Grape extract resveratrol can help fight diabetes

July 7, 2010 by  
Filed under DIABETES

Resveratrol, that anti-oxidant that is very heart-friendly, seems to positively affect blood sugar levels, too, thus can be a potential anti-diabetic agent. This is according to several studies whose results were presented at the recent annual meeting of the American Diabetes Association (ADA).

 Resveratrol is found in red wine, grapes, dark berries, cacao and certain nuts. It is one of the ingredients of the Mediterranean diet that makes it heart-friendly.

Previous studies in mice have shown that this grape extract and component of red wine can help fight diabetes. Current studies in humans show promising results.

One small pilot study had participants consisting of 10 patients who were given resveratrol supplementation at high doses – i.e. amounts that are even higher than what is found in wine, grapes and peanuts. The results were very encouraging: resveratrol supplementation lowered post-meal glucose levels and improved insulin sensitivity.

According to study author Dr. Jill Crandall, associate professor of clinical medicine and director of the Diabetes Clinical Trials Unit at Albert Einstein College of Medicine:

“The results of this pilot study are preliminary and need to be confirmed in larger numbers of patients. However, we are encouraged by these findings and plan to conduct additional studies to further explore the potential utility of resveratrol in improving glucose metabolism.”

Another study looked at the effect of resveratrol in overweight, middle-aged insulin resistant patients. Using a highly sensitive measurement technique, the research team of Prof. Meredith Hawkins detected a 40% improvement in insulin sensitivity.

Not only does resveratrol regulate blood glucose levels and improve insulin sensitivity, it also helps prevents complications such as heart disease and retinopathy. So how does resveratrol fight diabetes?

According to Dr. Matt Whiteman, researcher at the Institute of Biomedical and Clinical Science, Peninsula Medical School:

Resveratrol’s antioxidant effects in the test tube are well documented but our research shows the link between high levels of glucose, its damaging effect on cell structure, and the ability of resveratrol of protect against and mend that damage… Resveratrol or related compounds could be used to block the damaging effect of glucose which in turn might fight the often life threatening complications that accompany diabetes. It could well be the basis of effective diet-based therapies for the prevention of vascular damage caused by hyperglycaemia in the future.”

However, before downing bottles of red wine, we should keep in mind that alcoholic drinks come with health risks, especially for those with diabetes. The safest source of resveratrol is probably red grapes, especially the skin.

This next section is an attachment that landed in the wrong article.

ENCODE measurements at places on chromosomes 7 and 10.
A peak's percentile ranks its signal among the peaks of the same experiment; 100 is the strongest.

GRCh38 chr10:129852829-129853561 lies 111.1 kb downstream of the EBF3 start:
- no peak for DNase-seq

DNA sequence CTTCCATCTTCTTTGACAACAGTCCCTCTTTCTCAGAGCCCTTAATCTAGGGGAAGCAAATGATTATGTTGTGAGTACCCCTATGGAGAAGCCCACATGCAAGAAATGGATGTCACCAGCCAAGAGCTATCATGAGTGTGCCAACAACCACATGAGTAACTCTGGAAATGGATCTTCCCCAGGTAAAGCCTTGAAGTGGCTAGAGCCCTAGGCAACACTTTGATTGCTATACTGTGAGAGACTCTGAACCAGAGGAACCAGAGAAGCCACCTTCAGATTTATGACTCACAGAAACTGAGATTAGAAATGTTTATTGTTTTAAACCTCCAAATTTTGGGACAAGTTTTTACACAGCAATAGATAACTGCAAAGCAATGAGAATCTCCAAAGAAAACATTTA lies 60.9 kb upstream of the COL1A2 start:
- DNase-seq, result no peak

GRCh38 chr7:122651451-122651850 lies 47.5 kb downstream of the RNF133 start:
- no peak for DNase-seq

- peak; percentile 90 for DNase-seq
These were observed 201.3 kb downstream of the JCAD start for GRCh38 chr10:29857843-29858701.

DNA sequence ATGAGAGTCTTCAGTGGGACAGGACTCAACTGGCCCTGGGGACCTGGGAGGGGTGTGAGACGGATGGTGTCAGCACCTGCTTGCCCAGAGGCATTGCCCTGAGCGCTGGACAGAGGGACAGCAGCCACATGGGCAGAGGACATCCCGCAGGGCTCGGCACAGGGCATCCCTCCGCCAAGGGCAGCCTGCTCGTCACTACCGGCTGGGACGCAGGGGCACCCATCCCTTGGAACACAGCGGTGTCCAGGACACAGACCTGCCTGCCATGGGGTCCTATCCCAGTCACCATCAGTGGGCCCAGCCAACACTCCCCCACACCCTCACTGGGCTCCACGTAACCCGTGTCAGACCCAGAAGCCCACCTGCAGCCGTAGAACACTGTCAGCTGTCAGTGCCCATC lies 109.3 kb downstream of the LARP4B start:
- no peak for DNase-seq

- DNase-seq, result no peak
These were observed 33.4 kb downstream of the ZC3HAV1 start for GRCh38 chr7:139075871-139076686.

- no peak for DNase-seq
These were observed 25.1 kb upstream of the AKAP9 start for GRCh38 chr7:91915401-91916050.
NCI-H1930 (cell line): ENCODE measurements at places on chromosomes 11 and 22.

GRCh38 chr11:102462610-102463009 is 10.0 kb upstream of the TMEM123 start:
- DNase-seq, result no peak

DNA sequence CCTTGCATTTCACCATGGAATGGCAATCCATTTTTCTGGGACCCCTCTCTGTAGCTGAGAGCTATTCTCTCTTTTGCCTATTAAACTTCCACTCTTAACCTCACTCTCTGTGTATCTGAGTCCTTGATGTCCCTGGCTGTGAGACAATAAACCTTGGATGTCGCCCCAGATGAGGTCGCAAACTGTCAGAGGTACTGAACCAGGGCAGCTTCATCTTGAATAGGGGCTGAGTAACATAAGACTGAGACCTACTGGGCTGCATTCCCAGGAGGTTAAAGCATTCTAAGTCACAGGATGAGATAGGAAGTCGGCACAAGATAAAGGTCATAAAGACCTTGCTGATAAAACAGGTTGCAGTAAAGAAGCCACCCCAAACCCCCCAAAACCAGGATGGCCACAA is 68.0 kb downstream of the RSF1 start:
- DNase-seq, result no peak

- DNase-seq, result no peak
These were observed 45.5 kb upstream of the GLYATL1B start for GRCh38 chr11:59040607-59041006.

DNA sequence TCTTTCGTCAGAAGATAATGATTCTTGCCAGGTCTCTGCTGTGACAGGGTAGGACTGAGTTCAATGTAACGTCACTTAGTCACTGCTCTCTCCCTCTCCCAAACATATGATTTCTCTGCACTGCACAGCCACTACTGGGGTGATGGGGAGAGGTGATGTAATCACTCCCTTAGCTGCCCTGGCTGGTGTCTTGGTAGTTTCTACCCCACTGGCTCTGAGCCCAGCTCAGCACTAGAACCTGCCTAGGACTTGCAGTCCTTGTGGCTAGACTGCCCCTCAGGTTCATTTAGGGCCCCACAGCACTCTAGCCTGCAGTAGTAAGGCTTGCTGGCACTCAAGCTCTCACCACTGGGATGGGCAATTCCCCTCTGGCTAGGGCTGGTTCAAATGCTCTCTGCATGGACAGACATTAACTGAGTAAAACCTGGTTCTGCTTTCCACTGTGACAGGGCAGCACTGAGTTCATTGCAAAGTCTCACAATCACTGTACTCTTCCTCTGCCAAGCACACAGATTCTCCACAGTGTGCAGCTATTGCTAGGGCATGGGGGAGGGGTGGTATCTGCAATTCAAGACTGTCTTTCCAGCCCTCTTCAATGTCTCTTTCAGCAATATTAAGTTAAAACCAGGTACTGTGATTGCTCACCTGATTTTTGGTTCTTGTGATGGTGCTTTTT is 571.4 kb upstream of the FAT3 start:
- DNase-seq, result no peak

The Resveratrol Link

July 16, 2008 by  
Filed under CANCER

Considering a wine to compliment tonight’s meal?

Think red.

Think resveratrol.

Resveratrol is a compound that is found naturally in wines, blueberries and peanuts. The largest amount can be found in the skin of the red grape and in red wines which are fermented in the skin of the grape.

Resveratrol has been in the news over the last few years as studies show a connection between the compound and its cardiovascular and anti-aging properties.

While the resveratrol has been recognized as a powerful antioxidant, it is now getting a second glance as a link to preventing breast cancer. Researchers have recently made the connection between resveratrol and reducing breast cancer risks.

From the July, Cancer Prevention Research, comes this news:

“Resveratrol has the ability to prevent the first step that occurs when estrogen starts the process that leads to cancer by blocking the formation of the estrogen DNA adducts. We believe that this could stop the whole progression that leads to breast cancer down the road,” study author Eleanor G. Rogan, a professor in the Eppley Institute for Research in Cancer and Allied Diseases at the University of Nebraska Medical Center, said in a prepared statement.”

Source:Atlanta Journal Constitution

ScienceDaily last year reported a link between resveratrol and prostate cancer in a clinical study out of the University of Alabama at Birmingham. “In the study resveratrol-fed mice showed an 87 percent reduction in their risk of developing prostate tumors that contained the worst kind of cancer-staging diagnosis. The mice that proved to have the highest cancer-protection effect earned it after seven months of consuming resveratrol in a powdered formula mixed with their food. ”

The next step for resveratrol will be clinical studies in humans.

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NOTE: The contents in this blog are for informational purposes only, and should not be construed as medical advice, diagnosis, treatment or a substitute for professional care. Always seek the advice of your physician or other qualified health professional before making changes to any existing treatment or program. Some of the information presented in this blog may already be out of date.